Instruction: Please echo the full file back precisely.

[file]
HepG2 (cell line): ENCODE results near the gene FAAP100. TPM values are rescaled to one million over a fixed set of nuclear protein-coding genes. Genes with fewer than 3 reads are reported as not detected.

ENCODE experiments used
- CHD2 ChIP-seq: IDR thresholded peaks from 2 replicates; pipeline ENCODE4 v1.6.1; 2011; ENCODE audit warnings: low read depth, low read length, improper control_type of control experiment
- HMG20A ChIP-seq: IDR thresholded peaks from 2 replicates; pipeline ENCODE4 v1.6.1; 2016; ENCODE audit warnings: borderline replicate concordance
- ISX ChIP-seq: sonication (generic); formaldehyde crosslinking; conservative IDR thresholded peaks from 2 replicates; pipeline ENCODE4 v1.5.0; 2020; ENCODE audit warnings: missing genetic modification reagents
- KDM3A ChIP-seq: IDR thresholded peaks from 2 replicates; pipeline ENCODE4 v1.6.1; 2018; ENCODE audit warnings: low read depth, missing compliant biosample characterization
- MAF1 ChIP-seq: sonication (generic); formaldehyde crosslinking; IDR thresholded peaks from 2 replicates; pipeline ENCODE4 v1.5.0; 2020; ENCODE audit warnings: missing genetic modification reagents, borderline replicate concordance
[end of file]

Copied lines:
HepG2 (cell line): ENCODE results near the gene FAAP100. TPM values are rescaled to one million over a fixed set of nuclear protein-coding genes. Genes with fewer than 3 reads are reported as not detected.

ENCODE experiments used
- CHD2 ChIP-seq: IDR thresholded peaks from 2 replicates; pipeline ENCODE4 v1.6.1; 2011; ENCODE audit warnings: low read depth, low read length, improper control_type of control experiment
- HMG20A ChIP-seq: IDR thresholded peaks from 2 replicates; pipeline ENCODE4 v1.6.1; 2016; ENCODE audit warnings: borderline replicate concordance
- ISX ChIP-seq: sonication (generic); formaldehyde crosslinking; conservative IDR thresholded peaks from 2 replicates; pipeline ENCODE4 v1.5.0; 2020; ENCODE audit warnings: missing genetic modification reagents
- KDM3A ChIP-seq: IDR thresholded peaks from 2 replicates; pipeline ENCODE4 v1.6.1; 2018; ENCODE audit warnings: low read depth, missing compliant biosample characterization
- MAF1 ChIP-seq: sonication (generic); formaldehyde crosslinking; IDR thresholded peaks from 2 replicates; pipeline ENCODE4 v1.5.0; 2020; ENCODE audit warnings: missing genetic modification reagents, borderline replicate concordance